The discovery of stone tools near the skeleton of a long-extinct rhinoceros has pushed back evidence for hominin settlement in the Philippines by hundreds of thousands of years – long before the presence of Homo sapiens.
In a paper in the journal Nature, archaeologists led by Thomas Ingicco of the National Museum of Natural History in Paris, France, detail the results of recent excavations at a site called Kalinga in the Cagayan Valley of northern Luzon.
The team unearthed 57 stone tools, including flakes and possible hammer stones, in the vicinity of fossil bones and teeth from several different species, including the elephant-like stegodon, brown deer, turtles and monitor lizards. Most prominent, however, was an almost complete but dismembered skeleton of an extinct rhino, Rhinoceros philippinensis, showing clear signs of butchery.
Using a dating method known as electron-spin resonance, applied to tooth enamel and quartz, the finds were all dated to between 777,000 and 631,000 years ago.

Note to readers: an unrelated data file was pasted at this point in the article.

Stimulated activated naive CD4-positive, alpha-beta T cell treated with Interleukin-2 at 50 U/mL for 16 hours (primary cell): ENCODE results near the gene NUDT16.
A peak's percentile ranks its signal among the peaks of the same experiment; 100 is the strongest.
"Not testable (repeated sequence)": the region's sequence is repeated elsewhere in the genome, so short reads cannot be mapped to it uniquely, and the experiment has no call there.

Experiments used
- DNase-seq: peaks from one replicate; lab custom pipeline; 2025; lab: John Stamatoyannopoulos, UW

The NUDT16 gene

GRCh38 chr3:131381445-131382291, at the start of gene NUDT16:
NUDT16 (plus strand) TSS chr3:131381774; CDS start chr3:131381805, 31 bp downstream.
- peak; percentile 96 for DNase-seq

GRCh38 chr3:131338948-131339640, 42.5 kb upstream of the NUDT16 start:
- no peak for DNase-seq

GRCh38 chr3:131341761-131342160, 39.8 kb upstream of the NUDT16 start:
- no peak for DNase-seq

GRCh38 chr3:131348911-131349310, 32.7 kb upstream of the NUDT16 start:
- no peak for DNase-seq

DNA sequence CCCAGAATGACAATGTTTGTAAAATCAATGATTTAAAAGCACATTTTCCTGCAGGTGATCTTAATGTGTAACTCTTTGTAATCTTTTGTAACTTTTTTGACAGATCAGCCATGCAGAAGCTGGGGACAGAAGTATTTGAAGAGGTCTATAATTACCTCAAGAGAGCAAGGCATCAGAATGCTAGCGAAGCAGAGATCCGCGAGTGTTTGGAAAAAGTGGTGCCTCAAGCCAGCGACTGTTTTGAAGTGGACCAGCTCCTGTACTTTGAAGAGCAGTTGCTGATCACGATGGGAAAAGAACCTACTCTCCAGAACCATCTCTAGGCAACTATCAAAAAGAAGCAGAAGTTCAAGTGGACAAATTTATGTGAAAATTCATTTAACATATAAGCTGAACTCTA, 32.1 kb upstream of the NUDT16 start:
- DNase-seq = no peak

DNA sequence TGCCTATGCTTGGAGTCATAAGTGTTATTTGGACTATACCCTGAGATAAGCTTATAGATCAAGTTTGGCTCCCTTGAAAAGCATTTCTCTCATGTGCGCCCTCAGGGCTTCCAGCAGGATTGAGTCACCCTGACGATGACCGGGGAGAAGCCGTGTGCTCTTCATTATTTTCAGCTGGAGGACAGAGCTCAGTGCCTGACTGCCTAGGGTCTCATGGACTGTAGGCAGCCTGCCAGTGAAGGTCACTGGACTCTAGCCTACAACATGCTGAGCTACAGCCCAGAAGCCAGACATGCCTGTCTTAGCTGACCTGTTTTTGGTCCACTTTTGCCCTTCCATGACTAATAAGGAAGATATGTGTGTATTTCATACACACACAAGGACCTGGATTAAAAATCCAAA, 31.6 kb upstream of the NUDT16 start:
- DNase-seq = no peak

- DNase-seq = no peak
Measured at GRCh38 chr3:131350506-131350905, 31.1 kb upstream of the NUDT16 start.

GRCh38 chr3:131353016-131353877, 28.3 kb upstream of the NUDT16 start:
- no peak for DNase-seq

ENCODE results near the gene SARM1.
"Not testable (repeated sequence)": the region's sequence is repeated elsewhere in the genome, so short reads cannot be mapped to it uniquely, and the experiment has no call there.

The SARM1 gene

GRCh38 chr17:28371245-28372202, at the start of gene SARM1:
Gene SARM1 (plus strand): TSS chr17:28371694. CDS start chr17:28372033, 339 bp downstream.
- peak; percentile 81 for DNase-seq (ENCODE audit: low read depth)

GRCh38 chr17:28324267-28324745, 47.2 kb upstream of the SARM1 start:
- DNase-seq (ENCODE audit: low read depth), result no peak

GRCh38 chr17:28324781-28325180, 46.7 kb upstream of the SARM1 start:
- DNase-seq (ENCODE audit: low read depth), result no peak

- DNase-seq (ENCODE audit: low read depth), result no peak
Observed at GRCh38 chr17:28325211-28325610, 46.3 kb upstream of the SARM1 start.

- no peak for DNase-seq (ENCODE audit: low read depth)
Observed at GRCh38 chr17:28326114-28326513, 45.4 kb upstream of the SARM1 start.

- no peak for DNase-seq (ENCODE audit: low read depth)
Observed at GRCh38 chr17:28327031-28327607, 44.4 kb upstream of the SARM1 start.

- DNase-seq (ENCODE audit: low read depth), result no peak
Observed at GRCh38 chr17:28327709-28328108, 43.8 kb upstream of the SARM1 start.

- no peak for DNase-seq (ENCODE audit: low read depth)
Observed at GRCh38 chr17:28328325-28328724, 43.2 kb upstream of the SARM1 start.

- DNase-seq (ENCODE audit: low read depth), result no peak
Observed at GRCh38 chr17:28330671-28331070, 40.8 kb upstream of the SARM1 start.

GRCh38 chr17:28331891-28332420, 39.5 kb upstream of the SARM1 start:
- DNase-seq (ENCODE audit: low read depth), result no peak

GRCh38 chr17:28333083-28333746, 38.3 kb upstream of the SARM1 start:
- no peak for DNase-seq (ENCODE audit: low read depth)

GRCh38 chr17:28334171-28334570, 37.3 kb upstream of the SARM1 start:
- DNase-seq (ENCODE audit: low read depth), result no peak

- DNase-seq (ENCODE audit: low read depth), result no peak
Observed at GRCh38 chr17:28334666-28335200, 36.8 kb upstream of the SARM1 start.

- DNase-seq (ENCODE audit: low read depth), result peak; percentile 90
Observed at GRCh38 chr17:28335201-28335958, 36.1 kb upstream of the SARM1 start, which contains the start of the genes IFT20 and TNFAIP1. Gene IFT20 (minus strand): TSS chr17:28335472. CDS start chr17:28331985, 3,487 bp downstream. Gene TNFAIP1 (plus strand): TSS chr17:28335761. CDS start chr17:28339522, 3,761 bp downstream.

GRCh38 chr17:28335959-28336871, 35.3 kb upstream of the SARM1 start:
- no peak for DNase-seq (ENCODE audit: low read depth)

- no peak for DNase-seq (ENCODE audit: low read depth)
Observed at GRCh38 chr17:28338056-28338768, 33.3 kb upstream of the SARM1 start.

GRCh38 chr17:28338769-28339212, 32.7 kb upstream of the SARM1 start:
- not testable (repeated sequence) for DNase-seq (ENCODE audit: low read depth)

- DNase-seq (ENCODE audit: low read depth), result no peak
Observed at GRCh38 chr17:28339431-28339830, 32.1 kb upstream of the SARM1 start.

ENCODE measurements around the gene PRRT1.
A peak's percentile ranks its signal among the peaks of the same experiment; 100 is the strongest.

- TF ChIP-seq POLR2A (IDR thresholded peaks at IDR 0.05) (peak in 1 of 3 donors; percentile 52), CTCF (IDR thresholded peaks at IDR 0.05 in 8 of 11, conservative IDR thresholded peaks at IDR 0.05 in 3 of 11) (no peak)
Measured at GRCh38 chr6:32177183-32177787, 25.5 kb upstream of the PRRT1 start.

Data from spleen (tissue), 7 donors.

Although the presence of ancient human ancestors in the Philippines has been hypothesised for decades, until now the oldest firm evidence of hominin occupation was a single metatarsal bone recorded in 2010 and dated to just 66,000 years ago. The bone, also found in northern Luzon, was identified as belonging to a “small bodied” Homo sapiens.
In the light of the new findings, Ingicco and colleagues suggest that this classification be revisited. The bone may indeed be from a comparatively recent migratory wave of Homo sapiens, they say, but may also be a direct descendent of the Kalinga tool makers.
As to which hominin species made the stone tools and butchered the rhino, the researchers say there is in insufficient evidence to make a determination, but nominate Homo erectus or Denisovans as possibilities.
They also raise the possibility that the ancestors of the Kalinga community may have arrived from across the sea, implying that they possessed the skills and knowledge to make simple water craft. Such a hypothesis, they concede, “still seems too farfetched to suggest”, however, in light of increasing evidence of overseas dispersal, it “cannot currently be rejected”.
Andrew Masterson is a former editor of Cosmos.
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